Harley-Davidson has ended its 13-year hiatus from producing an all-new motorcycle platform in a big way with the announcement of its Street 500 and Street 750 line. Using new liquid-cooled 60° Revolution X V-Twin engines, the H-D Street motorcycles are aimed at younger urban riders. Read our EICMA coverage about the Street 500/750 to learn about how the new platform carries both the Harley lineage (in Dark Custom clothes) across the globe and into a more performance-oriented market while keeping the price below that of the least expensive Sportster. The Street 500 retails for just $6,699, while the 750cc version is priced at $7,499.

Why are we excited to ride it?
These bikes show that Harley-Davidson isn’t content to sit back and cater to just its greying core market. The Motor Company has stepped up to embrace both the future of motorcycling (stricter emissions regulations and world markets) and the features necessary to attract a younger crowd, whose values are slightly different from the bar-and-shield traditionalists. The result of consulting with riders worldwide is a bike line with improved performance and handling yet an achievable entry point into the Harley clan. Don’t forget the importance of spreading the formidable American brand into overseas markets that are not as open to Harley’s Big Twin motorcycles. Editor-in-Chief Duke puts it all in perspective in his EICMA video notes about the Street line. The Street 500 and 750 point the way to Harley’s future, and we can’t wait to see what else that holds.

5. Honda CTX1300

What is it?
The second bike in the CTX line of Hondas almost doubles the displacement of the original CTX700. Although based on the same Comfort Technology eXperience concept, the CTX1300 is looking towards a slightly different rider. Where the 700 was seeking to appeal to folks who may not have ridden before, the 1300 leverages the ST1300-derived V-4 engine to create a sportier touring version of the CTX for experienced riders. The family bone structure remains the same from the long-nosed fairing and shorty windshield to the integrated hard bags. While Honda sees this bike as an entry point to its premium touring line of motorcycles, it appears to straddle an interesting line between standard motorcycles and cruisers – offering some of the appeal of both classes.

Why are we excited to ride it?
Did you read the part where it has a ST1300 engine? The retuned liquid-cooled 1261cc longitudinally mounted powerplant will deliver tons of torque from the bottom end all the way through the rpm range. Also, we’re always interested when a manufacturer produces a line of motorcycles that enflames both positive and negative passions, and the CTX has evoked strong opinions on both sides. This is a clear sign that something is being done right but just differently enough to stress out less flexible perspectives. Think about a sport-touring motorcycle with a cruiserish riding position, a rare V-4 powerplant, and a stylishly aggressive look with integrated saddlebags. You can learn more about the VTX1300 in our preview article or watch the Dukester’s video impressions from EICMA.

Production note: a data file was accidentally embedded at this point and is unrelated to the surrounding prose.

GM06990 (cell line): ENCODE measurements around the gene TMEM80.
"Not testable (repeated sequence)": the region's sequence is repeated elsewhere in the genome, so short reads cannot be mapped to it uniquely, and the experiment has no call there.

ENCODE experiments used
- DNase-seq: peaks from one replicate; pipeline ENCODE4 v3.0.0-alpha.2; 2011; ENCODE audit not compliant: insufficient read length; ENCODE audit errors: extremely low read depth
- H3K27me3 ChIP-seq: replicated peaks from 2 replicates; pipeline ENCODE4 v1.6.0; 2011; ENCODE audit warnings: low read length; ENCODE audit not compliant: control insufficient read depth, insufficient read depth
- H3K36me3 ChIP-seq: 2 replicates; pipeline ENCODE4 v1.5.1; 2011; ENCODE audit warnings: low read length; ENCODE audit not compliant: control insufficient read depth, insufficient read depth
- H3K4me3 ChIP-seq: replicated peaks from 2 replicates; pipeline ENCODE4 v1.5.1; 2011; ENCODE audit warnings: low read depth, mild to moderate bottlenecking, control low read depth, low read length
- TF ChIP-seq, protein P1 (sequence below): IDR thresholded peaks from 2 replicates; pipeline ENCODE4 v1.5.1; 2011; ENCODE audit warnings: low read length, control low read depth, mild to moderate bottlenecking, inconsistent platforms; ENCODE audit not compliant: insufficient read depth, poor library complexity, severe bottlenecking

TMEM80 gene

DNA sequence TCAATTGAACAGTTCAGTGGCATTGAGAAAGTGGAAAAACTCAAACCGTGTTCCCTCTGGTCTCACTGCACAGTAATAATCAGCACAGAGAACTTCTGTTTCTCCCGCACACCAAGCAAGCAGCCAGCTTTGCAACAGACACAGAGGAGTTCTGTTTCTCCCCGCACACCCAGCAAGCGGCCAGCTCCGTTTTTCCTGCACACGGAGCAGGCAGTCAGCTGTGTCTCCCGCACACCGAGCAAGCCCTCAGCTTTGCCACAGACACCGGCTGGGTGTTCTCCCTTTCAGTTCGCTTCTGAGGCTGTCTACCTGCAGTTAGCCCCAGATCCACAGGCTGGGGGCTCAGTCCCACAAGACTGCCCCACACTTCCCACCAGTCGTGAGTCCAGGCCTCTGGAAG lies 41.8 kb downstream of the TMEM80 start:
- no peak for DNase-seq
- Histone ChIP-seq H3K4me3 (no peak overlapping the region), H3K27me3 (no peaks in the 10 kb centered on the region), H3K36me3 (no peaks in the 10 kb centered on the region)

6. KTM RC390

What is it?
Inspired by its Moto3 championship-winning Grand Prix racers, KTM has now developed a line of small-displacement road-going sportbikes for the masses: the RC125, RC200, and RC390. While the first two are targeted towards European and Asian markets, KTM will eventually bring the RC390 stateside, where it could compete with the likes of Honda’s CBR250/300, the Kawasaki Ninja 300, or even the Honda CBR500R. KTM claims horsepower and torque figures in the ballpark of 43 and 25 ft-lb, respectively, from the 373cc Single.

Why are we excited to ride it?
We have a soft spot in our hearts for small-displacement sportbikes. Something about maximizing corner speed while having minimal fear of a throttle-induced highside appeals to us. Unlike the Japanese models mentioned earlier, which appeal to beginning or re-entry riders, the only beginners the RC390 welcomes are beginning road racers. With its lightweight steel trellis frame, steep steering head, short wheelbase, WP suspension, and Brembo brakes, the RC390 has all the makings for a sportbike that should handle with scalpel-like precision. It should also appeal to road racers young and old. The downside is that we likely won’t see it on our shores until late in the year.

7. Mission Motorcycles R/RS

What is it?
An electric motorcycle worthy of the superbike distinction, the Mission Motorcycles R ($29,999, before Federal credits*) and RS ($58,999, before Federal credits*) models have the potential to raise the bar when it comes to motorcycling — electric or otherwise. A 120kW motor has the ability to produce 160 horses and 120 ft-lb of torque. Combine that with either a 12kWh, 15kWh, or 17kWh battery pack, the James Parker-designed chassis, Brembo brakes, Ohlins suspension, and a loaded electronics suite that includes traction control, and you have a superbike whose closest competition burns fossil fuel, not electrons.

Why are we excited to ride it?